|Ten ships flagged under at least seven different countries comprise the 'Freedom Flotilla II' [Reuters]
Activists on board an Irish ship that was set to participate in a planned flotilla to Gaza have said their propeller was sabotaged and could have caused the ship to sink if it had remained undiscovered.
Fintan Lane, a co-ordinator on board the Saoirse, said in a video posted on the ship's blog that he believed Israel was behind the damage, which he labelled an act of "terrorism".
The damage means the Saoirse will not be able to join the flotilla, the blog said.
"If this boat would've gone to sea, it's almost certain we would've lost lives, this boat would've sank," Lane said.
"It's an absolute outrage that Israel talks about the flotilla as a provocation when they're willing to engage in this type of international terrorism."
The Saoirse has been docked in Gocek, a town on Turkey's southern coast, as it waits to join nine other ships in what has been called the "Freedom Flotilla II," the second effort in as many years to sail medicine, food, supplies and letters through Israel's blockade of the Gaza Strip.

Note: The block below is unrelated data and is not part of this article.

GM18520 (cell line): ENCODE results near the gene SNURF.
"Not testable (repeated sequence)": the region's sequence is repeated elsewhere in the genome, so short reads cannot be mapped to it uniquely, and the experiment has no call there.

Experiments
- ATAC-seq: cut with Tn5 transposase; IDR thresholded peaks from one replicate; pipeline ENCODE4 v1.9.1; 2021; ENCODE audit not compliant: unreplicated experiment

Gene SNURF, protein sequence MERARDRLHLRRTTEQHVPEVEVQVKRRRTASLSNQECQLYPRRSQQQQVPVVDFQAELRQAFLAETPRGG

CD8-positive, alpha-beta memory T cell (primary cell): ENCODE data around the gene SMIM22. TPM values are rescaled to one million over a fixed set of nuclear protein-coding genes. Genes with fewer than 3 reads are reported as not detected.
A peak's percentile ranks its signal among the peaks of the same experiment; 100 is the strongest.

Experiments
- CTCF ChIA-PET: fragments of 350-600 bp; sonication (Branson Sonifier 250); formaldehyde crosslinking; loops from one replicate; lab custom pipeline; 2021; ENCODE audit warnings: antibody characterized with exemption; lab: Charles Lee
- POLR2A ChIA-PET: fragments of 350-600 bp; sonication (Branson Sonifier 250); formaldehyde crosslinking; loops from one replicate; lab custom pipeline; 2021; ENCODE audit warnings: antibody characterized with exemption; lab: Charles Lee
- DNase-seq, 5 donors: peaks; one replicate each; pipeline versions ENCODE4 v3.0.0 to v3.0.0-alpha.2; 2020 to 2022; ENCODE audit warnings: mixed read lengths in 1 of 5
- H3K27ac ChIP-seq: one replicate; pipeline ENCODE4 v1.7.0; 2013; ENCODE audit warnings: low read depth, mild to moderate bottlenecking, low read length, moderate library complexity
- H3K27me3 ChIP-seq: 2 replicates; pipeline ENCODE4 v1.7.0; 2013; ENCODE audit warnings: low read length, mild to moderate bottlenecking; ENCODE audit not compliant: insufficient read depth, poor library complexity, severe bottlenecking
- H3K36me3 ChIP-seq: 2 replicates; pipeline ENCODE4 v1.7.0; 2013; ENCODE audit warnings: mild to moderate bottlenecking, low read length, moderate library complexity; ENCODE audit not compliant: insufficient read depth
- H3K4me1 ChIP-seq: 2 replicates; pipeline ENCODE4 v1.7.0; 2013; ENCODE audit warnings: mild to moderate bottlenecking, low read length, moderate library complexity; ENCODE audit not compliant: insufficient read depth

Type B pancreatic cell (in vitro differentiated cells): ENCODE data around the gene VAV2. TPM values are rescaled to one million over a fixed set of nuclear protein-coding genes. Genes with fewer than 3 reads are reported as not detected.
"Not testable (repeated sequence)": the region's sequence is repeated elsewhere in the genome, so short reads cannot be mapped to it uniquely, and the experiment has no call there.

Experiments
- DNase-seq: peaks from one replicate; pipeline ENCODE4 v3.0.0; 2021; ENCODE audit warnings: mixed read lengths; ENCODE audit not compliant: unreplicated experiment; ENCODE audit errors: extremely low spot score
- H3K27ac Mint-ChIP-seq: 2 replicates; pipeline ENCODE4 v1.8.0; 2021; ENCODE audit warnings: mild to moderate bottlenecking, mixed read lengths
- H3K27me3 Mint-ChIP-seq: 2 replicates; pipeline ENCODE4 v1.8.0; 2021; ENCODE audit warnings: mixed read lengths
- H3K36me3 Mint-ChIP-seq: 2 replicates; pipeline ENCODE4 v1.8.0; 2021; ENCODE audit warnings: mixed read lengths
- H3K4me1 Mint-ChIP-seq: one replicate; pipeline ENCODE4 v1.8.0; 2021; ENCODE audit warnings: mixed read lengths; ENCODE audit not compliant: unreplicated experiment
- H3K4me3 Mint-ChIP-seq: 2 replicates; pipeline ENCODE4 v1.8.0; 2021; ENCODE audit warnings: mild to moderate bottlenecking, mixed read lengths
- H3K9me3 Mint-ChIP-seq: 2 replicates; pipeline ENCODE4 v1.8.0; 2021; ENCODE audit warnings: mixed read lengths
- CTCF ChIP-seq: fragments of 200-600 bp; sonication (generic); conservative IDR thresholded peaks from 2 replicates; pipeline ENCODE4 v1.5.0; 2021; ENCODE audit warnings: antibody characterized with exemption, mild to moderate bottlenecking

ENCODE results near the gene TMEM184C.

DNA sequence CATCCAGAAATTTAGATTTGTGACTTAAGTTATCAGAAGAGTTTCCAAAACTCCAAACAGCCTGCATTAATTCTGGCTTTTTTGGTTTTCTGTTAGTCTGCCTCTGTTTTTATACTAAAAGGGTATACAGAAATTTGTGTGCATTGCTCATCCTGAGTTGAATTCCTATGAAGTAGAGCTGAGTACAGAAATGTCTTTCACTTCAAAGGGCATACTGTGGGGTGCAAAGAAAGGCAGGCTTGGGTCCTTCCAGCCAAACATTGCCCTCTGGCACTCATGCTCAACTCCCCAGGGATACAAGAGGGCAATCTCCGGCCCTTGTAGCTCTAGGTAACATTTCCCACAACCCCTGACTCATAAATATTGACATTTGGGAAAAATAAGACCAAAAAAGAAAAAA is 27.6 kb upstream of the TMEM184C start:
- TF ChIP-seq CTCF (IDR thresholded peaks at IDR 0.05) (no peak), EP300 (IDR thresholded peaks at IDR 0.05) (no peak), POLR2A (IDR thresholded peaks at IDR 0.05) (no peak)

The first flotilla ended in disaster in May 2010, when Israeli commandos launched a predawn raid on the Mavi Marmara, a converted cruise ship, and killed nine passengers.
The Saoirse's crew had taken the ship on a test run and refuelling trip on Monday when the engineer noticed that something was wrong, the blog said.
When the crew returned to Gocek, they discovered that the propeller shaft had been cut and "dangerously bent". News of the alleged sabotage only emerged on Thursday.
Though the Saoirse will not be able to join the flotilla, the Irish activists on board are attempting to find space on other ships, the blog said.
The damage to the propeller seemed to take place around the same time as a similar incident in the Greek port of Piraeus.
There, Swedish activists on board the Juliano said on Tuesday that "hostile divers" had destroyed the propeller house and cut the propeller shaft.
Flotilla organisers said the Juliano, unlike the Saoirse, would be ready to sail in one or two days after being repaired.
"We will not be frightened by Israel, and we are going to continue. Our friends from all around the world are with us, and we are all going to Gaza," organiser Dror Feiler told Al Jazeera.
Israel has waged a public information campaign aimed at dissuading journalists and activists from participating in the flotilla but has denied sabotaging the ships.